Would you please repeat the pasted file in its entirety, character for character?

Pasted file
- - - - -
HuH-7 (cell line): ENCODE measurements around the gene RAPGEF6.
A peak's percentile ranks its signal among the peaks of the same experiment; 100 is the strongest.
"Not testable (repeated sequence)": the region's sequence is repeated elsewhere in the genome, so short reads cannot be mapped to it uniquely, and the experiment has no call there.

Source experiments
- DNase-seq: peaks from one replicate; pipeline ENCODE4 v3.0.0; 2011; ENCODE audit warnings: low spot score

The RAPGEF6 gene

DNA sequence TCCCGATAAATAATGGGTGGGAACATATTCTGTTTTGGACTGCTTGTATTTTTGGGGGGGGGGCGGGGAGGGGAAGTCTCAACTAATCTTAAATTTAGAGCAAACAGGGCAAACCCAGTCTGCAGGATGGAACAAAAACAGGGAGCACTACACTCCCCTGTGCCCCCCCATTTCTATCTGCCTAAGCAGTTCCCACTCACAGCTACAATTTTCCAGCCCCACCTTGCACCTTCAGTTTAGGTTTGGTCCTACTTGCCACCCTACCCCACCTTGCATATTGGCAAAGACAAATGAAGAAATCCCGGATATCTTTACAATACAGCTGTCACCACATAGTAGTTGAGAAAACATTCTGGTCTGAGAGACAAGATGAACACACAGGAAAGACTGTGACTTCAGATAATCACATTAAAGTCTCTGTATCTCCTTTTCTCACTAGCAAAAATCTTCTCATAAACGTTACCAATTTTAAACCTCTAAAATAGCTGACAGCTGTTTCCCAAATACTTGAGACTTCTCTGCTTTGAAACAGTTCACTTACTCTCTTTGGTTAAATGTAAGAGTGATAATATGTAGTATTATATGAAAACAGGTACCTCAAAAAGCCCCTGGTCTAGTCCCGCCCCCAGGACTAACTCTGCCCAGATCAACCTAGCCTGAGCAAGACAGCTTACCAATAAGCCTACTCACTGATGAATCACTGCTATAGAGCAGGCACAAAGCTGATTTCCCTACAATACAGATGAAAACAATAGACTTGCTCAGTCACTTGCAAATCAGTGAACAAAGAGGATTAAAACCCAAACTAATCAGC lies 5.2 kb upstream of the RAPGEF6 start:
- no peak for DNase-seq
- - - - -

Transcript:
HuH-7 (cell line): ENCODE measurements around the gene RAPGEF6.
A peak's percentile ranks its signal among the peaks of the same experiment; 100 is the strongest.
"Not testable (repeated sequence)": the region's sequence is repeated elsewhere in the genome, so short reads cannot be mapped to it uniquely, and the experiment has no call there.

Source experiments
- DNase-seq: peaks from one replicate; pipeline ENCODE4 v3.0.0; 2011; ENCODE audit warnings: low spot score

The RAPGEF6 gene

DNA sequence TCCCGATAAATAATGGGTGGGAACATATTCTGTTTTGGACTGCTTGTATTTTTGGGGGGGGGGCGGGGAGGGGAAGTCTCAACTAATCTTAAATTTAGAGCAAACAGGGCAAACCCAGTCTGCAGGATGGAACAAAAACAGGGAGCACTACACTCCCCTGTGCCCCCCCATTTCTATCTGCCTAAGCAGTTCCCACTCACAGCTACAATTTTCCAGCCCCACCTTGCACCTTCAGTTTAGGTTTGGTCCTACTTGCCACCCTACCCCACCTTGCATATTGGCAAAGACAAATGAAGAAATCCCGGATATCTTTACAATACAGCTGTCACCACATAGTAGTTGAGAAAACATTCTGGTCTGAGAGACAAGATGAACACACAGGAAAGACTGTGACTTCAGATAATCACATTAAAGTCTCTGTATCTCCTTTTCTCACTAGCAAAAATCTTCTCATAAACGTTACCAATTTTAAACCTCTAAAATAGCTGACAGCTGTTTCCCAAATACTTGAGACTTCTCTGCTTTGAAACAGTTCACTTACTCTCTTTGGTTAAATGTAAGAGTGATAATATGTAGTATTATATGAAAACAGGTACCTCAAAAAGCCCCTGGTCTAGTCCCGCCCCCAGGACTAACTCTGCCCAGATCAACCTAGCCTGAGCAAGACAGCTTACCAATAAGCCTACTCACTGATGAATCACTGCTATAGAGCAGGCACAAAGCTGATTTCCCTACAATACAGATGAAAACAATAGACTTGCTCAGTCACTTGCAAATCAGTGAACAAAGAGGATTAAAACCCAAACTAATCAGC lies 5.2 kb upstream of the RAPGEF6 start:
- no peak for DNase-seq